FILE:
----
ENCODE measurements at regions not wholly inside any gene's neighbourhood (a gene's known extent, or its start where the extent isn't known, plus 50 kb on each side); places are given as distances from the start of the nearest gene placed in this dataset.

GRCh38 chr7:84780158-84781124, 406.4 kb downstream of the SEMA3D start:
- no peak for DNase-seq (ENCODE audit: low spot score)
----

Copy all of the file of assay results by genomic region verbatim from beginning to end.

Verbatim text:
ENCODE measurements at regions not wholly inside any gene's neighbourhood (a gene's known extent, or its start where the extent isn't known, plus 50 kb on each side); places are given as distances from the start of the nearest gene placed in this dataset.

GRCh38 chr7:84780158-84781124, 406.4 kb downstream of the SEMA3D start:
- no peak for DNase-seq (ENCODE audit: low spot score)